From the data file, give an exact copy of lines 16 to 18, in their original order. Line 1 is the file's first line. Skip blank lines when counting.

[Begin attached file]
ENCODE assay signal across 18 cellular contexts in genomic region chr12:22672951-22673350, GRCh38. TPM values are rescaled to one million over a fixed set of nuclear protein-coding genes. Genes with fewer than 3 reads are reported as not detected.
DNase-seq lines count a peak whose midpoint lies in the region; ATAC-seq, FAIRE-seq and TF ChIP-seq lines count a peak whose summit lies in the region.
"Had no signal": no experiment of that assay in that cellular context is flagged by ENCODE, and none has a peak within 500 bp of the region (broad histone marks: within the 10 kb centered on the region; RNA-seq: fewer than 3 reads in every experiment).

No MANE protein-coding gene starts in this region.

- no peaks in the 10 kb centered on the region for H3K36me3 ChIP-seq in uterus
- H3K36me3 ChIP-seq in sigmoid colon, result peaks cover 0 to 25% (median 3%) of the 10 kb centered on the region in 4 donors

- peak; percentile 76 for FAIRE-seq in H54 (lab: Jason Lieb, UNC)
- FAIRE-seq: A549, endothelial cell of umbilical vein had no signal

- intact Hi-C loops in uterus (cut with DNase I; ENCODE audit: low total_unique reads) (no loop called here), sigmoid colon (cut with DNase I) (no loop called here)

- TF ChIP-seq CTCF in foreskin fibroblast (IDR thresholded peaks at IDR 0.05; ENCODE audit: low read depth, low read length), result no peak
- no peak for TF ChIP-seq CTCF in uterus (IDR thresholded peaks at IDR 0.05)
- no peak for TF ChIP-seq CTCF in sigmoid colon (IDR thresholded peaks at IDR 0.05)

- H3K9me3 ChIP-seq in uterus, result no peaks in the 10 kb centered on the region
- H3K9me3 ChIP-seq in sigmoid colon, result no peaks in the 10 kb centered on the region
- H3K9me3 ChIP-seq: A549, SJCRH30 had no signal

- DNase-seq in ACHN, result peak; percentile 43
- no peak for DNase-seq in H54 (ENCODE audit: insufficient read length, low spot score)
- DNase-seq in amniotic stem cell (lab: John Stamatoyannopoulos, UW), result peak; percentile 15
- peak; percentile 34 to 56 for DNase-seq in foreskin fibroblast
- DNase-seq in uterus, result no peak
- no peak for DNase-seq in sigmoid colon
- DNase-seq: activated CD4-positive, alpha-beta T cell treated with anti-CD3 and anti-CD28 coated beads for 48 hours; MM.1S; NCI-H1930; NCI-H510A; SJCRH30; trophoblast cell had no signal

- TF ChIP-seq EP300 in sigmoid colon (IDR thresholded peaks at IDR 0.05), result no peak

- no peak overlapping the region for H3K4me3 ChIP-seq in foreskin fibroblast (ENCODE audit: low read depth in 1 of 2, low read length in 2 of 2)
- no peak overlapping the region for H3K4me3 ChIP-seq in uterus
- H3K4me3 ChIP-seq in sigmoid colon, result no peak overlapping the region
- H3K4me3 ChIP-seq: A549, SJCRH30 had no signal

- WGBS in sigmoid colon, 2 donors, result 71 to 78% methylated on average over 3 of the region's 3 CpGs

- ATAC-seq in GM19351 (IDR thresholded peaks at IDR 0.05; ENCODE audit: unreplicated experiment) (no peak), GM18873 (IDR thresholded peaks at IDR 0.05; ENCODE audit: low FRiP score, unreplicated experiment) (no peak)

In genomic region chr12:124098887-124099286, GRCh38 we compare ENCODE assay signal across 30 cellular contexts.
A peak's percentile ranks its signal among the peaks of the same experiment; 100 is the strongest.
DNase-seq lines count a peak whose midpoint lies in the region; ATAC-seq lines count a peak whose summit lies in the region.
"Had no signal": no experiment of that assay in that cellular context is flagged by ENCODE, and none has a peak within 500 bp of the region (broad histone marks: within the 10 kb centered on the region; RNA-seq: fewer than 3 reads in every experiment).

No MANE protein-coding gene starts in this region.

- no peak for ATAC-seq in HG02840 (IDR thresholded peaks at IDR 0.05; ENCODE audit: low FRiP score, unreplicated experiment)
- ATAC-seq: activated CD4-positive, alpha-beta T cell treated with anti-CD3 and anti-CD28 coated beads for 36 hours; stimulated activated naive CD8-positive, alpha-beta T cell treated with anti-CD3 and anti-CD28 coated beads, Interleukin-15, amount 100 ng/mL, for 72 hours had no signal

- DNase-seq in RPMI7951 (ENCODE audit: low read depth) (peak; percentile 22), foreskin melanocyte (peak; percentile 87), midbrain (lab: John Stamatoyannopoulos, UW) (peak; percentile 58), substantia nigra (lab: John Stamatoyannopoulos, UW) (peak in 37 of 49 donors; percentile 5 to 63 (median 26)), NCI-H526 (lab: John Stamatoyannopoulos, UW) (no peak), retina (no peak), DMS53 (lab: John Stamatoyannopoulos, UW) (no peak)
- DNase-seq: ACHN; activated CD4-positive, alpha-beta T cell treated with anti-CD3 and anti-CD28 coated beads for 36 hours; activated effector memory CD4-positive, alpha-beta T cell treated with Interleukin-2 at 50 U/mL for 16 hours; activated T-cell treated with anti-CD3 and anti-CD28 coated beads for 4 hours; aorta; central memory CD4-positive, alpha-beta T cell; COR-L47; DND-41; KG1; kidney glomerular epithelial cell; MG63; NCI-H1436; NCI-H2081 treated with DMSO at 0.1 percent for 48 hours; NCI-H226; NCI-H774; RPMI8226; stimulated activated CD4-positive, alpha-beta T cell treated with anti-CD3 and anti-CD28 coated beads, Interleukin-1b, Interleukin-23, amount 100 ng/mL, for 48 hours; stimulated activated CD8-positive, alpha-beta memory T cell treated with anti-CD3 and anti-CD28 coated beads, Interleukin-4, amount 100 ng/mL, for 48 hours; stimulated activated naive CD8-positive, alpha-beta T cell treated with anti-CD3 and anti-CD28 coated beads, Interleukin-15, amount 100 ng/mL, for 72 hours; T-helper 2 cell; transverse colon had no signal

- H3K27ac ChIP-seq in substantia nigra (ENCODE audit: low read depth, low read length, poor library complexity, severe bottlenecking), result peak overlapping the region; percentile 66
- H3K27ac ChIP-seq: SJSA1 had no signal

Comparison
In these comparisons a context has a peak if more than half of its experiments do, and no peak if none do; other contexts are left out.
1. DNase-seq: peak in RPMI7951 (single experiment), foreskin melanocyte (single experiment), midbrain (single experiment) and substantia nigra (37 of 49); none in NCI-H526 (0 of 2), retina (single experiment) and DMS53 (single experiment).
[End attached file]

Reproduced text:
- DNase-seq in ACHN, result peak; percentile 43
- no peak for DNase-seq in H54 (ENCODE audit: insufficient read length, low spot score)
- DNase-seq in amniotic stem cell (lab: John Stamatoyannopoulos, UW), result peak; percentile 15